SNES Classic (PAL)

★★★★☆ — As you’d expect

SNES Classic (PAL)

Gaming — The SNES Classic is exactly what I was expecting from Nintendo. It’s a cute package, packed to the brim with nostalgia and an attention to hardware detail. The box is classic, the console looks like a trophy you could keep powered off and in an glass cube at an art gallery, and the controllers feel like what I remember of the SNES. Even better, it comes with two controllers this time, thank goodness.

Game selection is slightly questionable. I’d love to have seen Donkey Kong Country 2 for example. But future mods will likely satisfy me, in the same way that they did on the NES Classic, where you could load hundreds of other games and even non-Nintendo emulators with limited risk. (Check out /r/miniSNESmods for updates on that). If I could figure it out, you can too, and the ability to backup your console’s current kernel means it’s almost risk-free, though still not covered by warranty or law.

Little additions, like a minute-or-so of rewind for each game, means the SNES Classic is also a great console for people new to the SNES library. The ability to save a game at any point, for example, or to even go back and rewind a game by a minute and start playing from that previous point is a nice addition.

Personally, while it’s apparently blasphemous in emulation circles, I’d have loved to see a 16:9 stretch mode in the SNES Classic’s display settings, but the included CRT, Pixel Perfect and 4:3 display options are fine. I hate black bars and always feel better when the game is filling the screen, even if it is stretched a bit.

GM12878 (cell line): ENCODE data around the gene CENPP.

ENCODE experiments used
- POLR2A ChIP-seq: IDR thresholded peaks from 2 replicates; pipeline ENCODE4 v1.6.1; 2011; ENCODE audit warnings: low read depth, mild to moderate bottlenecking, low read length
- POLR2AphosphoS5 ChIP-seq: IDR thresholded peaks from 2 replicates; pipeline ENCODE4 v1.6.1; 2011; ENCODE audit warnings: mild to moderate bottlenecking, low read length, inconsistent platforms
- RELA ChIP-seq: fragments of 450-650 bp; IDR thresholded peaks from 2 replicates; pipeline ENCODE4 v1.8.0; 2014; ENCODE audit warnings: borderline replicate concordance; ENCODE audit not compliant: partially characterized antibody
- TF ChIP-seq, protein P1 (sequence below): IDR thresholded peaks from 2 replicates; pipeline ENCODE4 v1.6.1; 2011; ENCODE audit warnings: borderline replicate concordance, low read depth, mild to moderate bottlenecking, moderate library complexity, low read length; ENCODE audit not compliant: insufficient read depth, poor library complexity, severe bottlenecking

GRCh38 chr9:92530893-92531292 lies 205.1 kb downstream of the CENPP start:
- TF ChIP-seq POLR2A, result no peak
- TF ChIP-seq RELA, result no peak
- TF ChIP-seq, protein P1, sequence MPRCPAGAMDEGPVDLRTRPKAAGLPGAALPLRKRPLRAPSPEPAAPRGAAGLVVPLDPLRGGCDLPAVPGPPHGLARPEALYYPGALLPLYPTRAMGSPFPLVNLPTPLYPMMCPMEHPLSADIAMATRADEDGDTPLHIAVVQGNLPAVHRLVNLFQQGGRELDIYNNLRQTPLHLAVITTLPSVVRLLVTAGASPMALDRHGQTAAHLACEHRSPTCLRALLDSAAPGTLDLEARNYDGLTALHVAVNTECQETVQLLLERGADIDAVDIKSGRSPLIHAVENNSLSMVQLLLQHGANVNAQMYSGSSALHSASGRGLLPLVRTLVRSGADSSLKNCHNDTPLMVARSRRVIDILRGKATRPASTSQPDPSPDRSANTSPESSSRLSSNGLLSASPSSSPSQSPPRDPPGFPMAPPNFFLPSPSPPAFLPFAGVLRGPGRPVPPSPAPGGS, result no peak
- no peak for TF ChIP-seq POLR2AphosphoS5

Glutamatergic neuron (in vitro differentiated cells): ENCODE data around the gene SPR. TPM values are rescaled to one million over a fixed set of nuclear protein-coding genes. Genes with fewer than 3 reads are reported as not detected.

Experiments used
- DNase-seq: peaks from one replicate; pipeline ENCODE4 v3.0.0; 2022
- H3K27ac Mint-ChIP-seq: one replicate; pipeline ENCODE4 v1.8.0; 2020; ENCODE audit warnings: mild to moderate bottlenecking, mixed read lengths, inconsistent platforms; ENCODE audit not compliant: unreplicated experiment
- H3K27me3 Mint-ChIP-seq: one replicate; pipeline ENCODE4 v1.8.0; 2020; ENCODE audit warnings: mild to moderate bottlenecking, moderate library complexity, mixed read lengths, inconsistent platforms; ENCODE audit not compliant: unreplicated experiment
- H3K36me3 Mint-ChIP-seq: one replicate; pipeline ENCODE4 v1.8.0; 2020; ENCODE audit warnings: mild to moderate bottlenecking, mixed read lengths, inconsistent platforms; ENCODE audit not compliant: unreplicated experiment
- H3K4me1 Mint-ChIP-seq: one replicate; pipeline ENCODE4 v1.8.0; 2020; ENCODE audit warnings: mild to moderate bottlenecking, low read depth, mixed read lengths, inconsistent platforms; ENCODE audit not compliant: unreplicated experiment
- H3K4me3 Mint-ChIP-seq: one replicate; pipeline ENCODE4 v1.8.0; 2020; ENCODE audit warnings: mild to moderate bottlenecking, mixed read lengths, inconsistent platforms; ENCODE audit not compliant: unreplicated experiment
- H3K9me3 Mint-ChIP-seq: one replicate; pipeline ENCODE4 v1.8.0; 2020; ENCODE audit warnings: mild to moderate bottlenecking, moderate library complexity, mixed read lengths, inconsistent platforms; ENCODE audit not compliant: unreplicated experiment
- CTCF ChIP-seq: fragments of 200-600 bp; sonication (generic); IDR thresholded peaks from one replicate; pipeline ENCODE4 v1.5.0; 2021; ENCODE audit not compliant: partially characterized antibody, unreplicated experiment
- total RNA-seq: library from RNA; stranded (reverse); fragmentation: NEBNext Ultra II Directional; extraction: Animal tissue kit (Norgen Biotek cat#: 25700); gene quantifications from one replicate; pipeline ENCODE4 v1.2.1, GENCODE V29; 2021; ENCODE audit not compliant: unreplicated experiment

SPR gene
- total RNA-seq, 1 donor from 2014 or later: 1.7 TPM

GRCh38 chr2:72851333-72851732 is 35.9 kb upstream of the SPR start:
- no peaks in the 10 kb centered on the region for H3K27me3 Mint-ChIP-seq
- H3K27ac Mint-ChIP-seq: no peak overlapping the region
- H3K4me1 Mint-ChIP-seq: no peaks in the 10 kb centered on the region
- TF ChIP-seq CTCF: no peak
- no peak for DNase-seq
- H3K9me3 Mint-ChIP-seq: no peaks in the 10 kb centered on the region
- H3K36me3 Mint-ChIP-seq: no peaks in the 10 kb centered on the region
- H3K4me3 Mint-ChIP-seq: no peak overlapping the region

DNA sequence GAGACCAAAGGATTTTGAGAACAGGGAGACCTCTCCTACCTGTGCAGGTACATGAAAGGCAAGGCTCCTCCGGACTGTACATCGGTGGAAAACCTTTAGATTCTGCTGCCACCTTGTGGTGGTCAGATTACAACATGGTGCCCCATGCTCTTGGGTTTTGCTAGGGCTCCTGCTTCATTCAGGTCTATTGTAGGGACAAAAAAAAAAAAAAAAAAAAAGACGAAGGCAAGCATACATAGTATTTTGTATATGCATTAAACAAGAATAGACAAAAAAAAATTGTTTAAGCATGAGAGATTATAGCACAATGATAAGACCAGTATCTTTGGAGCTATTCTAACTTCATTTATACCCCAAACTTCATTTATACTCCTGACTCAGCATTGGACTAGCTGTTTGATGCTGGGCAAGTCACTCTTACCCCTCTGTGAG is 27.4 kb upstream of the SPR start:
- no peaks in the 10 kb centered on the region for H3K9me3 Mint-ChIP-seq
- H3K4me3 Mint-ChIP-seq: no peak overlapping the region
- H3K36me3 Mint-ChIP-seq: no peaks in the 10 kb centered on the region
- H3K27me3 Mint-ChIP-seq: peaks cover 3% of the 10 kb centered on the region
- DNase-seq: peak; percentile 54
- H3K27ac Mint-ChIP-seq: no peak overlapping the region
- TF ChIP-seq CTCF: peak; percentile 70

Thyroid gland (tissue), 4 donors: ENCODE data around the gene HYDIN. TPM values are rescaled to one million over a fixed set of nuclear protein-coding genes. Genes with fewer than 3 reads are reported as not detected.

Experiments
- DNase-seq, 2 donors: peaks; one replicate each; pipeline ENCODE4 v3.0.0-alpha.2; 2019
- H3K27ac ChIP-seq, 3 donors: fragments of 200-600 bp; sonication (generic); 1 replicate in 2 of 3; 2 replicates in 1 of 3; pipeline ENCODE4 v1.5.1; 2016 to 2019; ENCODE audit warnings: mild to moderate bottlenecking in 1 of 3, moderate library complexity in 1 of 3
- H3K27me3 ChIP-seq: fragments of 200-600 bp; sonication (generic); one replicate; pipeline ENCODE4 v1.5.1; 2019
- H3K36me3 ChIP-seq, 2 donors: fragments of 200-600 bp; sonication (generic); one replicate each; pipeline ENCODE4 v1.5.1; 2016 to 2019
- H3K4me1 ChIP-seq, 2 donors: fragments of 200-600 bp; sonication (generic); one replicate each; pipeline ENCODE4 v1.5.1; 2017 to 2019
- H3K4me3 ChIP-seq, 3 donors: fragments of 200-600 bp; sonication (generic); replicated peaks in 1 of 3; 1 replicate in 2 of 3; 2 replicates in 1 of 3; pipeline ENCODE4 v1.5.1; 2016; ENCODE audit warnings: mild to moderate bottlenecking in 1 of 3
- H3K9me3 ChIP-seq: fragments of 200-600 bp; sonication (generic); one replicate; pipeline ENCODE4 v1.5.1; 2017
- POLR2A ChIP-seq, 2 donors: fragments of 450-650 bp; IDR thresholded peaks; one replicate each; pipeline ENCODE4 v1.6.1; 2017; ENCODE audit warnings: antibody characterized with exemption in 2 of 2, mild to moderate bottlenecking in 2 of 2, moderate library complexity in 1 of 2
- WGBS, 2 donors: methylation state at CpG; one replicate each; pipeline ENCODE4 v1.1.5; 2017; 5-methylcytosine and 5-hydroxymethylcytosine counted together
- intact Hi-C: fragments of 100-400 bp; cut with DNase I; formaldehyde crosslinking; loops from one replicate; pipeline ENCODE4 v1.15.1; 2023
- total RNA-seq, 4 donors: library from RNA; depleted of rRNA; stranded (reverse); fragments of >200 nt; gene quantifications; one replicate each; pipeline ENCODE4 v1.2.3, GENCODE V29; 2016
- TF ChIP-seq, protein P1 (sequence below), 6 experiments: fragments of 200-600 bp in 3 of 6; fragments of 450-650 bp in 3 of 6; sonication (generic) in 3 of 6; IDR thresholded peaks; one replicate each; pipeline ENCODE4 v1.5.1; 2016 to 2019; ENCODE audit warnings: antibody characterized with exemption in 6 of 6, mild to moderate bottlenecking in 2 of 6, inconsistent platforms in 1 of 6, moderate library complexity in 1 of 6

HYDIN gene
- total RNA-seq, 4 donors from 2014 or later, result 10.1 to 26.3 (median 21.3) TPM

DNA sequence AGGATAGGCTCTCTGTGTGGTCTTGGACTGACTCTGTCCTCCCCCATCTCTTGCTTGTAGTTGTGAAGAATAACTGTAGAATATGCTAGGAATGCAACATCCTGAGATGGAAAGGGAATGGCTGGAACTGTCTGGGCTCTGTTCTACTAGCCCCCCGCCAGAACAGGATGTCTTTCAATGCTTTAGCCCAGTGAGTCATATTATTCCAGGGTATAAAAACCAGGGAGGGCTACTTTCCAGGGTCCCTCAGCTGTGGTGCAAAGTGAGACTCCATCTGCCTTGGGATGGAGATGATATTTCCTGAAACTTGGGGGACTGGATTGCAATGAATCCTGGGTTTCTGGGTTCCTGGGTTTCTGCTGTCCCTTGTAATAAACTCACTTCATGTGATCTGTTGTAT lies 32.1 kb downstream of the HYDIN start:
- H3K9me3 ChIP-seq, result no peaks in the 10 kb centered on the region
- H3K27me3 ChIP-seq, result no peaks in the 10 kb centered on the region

The SNES Classic’s menu system is also fun and simple to use, in true Nintendo style.

My main complaint about the package is still controller cable length. I understand a lack of wireless controllers in such a cheap package, and while the SNES controllers now stretch further, they don’t actually make it from my TV to my lounge without an extension cable. I’d recommend checking out Target and buying a $10 extension cord if you don’t want to play the SNES Classic on the floor in front of your TV. There was a 2-pack available for about $15, which isn’t the best but definitely makes the console a more fun thing to use.

As well, the collection just makes me yearn for a Nintendo Switch bundle of SNES games, which would presumably work portably and with the Switch’s wireless controllers. But every single person under the sun has begged Nintendo for such a release so I’m sure they’ll figure something out by the time the SNES Classic has sold as many units as possible, maybe next year.

As a blast from the past, the SNES Classic is a classic. Games perform well, new features help more casual gamers, and the console and controller designs are really special. I adore my console, even more than the NES Classic which didn’t really have a place in my memory. And when I’m done playing back through Super Mario World and Donkey Kong Country I’ll probably just keep the console on my desk because of how delightfully sweet it feels.

Hopefully Sony’s listening to the demand for this thing too and considers bringing back PSone classics on PS4 or, hey, maybe even a PSone Classic. But I doubt it.


Australia Post brought me this peculiar Super Nintendo Classic-shaped package…on a Saturday?? We truly are living in the future. [Gloss Products]